WASHINGTON -- The Cubs remember all too well how the Mets' pitching shut them down in the National League Championship Series last October. On Monday night, the Nationals' Max Scherzer provided flashbacks to that series.The Cubs struck out 11 times in Scherzer's seven innings in Monday's 4-1 loss to the
WASHINGTON -- The Cubs remember all too well how the Mets' pitching shut them down in the National League Championship Series last October. On Monday night, the Nationals' Max Scherzer provided flashbacks to that series.
The Cubs struck out 11 times in Scherzer's seven innings in Monday's 4-1 loss to the Nats. It was a different starter for Washington than the one who served up seven runs over five innings at Wrigley Field on May 6, including four home runs.
"I think he wanted a little payback," Cubs catcher Miguel Montero said of Scherzer. "He made a pretty good adjustment. In Wrigley, he gave up a lot of hard hits, trying to get ahead with the fastball. The guys kind of ambushed him a little bit then. Today, that wasn't the case. He pitched a little bit backwards today. He was able to throw his breaking ball for a strike."
The Cubs do have the best pitching staff in baseball, and their run differential is obscene. But last season, the Cubs swept the Mets in the regular season, and then got swept in the NLCS.
"A lot of pitching, that's what we ran into last year," Cubs manager Joe Maddon said. "That's what we have to strive to do is at least move the ball and give ourselves a chance."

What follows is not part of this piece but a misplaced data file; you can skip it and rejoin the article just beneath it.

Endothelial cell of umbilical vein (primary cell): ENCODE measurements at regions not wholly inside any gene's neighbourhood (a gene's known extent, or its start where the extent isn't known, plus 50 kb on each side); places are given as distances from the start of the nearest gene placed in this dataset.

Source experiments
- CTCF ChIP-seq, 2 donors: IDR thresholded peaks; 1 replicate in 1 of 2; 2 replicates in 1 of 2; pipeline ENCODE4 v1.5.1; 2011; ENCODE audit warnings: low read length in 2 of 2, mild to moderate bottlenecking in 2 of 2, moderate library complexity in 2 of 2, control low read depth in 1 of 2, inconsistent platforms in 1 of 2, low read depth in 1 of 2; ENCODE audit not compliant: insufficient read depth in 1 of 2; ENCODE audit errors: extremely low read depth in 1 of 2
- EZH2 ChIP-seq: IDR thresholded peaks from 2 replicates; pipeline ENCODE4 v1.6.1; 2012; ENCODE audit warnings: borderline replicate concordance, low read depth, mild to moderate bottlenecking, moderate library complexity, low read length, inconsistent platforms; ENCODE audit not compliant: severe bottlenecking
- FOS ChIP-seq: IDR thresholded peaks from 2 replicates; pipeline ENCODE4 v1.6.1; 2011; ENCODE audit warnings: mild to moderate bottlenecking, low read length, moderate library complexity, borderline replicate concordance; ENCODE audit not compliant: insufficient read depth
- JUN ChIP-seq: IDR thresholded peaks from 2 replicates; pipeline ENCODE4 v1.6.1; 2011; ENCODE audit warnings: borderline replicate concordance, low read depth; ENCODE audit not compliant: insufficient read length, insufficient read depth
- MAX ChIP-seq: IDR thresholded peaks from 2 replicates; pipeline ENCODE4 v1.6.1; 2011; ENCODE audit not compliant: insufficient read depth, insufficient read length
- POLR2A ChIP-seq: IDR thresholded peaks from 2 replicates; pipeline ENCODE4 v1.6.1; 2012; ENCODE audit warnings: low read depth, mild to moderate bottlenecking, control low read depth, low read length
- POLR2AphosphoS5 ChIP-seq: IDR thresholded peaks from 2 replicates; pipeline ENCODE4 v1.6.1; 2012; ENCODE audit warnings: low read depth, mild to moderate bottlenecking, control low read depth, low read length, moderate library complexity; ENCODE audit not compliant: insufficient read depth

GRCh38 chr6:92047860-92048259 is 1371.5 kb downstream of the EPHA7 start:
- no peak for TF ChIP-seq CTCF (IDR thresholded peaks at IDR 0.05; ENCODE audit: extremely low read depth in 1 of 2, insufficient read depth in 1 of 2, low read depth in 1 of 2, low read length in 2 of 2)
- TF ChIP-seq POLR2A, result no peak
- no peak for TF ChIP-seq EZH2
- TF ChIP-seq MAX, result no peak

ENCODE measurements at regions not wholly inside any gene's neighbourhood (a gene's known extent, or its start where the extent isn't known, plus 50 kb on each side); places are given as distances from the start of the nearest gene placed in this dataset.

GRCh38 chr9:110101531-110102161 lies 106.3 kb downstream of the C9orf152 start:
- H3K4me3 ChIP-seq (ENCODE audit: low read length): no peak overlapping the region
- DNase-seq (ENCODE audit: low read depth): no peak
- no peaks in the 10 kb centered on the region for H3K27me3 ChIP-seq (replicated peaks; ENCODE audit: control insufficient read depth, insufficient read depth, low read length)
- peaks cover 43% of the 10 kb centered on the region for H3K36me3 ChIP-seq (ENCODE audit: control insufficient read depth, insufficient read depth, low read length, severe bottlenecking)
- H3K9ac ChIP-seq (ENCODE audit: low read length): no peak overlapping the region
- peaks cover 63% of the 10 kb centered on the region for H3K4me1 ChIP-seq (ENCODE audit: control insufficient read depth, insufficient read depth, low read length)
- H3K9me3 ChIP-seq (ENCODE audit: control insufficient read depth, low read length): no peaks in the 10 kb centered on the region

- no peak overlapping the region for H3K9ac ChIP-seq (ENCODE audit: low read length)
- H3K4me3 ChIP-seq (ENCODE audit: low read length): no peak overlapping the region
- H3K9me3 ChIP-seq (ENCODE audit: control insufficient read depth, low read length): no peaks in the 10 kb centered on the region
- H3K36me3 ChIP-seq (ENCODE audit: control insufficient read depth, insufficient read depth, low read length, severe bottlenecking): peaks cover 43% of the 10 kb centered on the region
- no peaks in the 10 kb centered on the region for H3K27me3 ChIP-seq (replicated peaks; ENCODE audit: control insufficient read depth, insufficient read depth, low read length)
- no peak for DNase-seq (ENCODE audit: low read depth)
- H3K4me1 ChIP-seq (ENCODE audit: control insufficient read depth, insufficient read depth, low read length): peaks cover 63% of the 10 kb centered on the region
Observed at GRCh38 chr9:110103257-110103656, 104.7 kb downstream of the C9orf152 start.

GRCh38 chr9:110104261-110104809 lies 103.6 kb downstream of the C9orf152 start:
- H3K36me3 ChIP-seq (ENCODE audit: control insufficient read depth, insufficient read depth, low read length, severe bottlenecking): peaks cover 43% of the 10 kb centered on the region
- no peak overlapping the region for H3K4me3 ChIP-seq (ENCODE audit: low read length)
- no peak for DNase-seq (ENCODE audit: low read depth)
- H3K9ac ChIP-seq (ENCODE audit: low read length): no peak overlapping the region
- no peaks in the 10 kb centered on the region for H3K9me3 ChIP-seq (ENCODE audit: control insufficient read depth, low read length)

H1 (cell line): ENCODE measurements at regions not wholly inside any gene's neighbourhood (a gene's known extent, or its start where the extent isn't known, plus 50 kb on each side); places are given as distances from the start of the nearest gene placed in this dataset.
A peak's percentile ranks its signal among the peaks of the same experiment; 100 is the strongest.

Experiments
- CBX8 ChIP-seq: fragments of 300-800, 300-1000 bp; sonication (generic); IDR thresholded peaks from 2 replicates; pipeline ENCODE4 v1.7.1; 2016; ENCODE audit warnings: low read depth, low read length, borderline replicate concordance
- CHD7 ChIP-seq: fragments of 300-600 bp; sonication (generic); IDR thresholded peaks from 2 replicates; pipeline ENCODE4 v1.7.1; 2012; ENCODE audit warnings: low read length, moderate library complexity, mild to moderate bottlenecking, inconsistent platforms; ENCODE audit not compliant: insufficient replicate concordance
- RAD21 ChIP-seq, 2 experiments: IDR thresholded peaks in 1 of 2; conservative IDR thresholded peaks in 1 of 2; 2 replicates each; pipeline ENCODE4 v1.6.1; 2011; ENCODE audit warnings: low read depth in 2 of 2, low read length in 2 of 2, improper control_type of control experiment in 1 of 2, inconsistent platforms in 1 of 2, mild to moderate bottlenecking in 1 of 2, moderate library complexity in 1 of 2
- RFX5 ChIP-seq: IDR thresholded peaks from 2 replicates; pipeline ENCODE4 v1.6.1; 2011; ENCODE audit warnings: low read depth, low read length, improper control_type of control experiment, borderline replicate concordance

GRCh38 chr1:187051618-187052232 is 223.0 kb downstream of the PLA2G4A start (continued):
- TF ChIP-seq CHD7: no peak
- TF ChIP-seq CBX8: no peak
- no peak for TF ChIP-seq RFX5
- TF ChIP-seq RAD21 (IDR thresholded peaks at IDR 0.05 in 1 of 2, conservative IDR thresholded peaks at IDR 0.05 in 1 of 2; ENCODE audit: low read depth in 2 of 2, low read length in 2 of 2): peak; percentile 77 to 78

The Cubs struck out a season-high 16 times on Monday.
Errors don't help either, and the Cubs made two on Monday, including one that led to the Nationals' first run in the third when center fielder Dexter Fowler's throw hit Jayson Werth. Chicago now has committed nine errors in its last three games.
"That's what you'll see when you get two really good baseball teams is you'll see a lot of that close action and it's a battle of inches that permits you to win or lose those games and they won the battle of the inches tonight," Maddon said.
Addison Russell dropped a popup that Maddon said the shortstop catches "101 out of 100 times." Right fielder Jason Heyward nearly robbed Wilson Ramos of a home run with a leaping catch in the sixth -- and the ball deflected off his glove.
But Monday's game came down to pitching. Chicago starter Kyle Hendricks kept the Nationals in check over five innings, and then his balls got up in the zone in the sixth.
This series will test the Cubs. On Tuesday, they will face Gio Gonzalez, and then close the series against Stephen Strasburg, who is unbeaten at 10-0.
"You've got to beat the good pitchers," Maddon said. "In order to win in the playoffs, you have to beat good pitchers. [Scherzer] is one of them. We beat him one time, he beat us this time. In the playoffs, you see good pitching. That's why teams get to the playoffs is they have good pitching. Bottom line, you have to compete against the good ones."
This series features the East and Central Division leaders in the NL. Did it feel like a playoff game?
"I don't know about that," Hendricks said. "It's still June. We have a ways to go. We faced them at home. It's just two good teams facing off at this point. It's good competition, really good baseball. We'll enjoy these next two games."
Carrie Muskat has covered the Cubs since 1987, and for MLB.com since 2001. She writes a blog, Muskat Ramblings. You can follow her on Twitter @CarrieMuskat and listen to her podcast.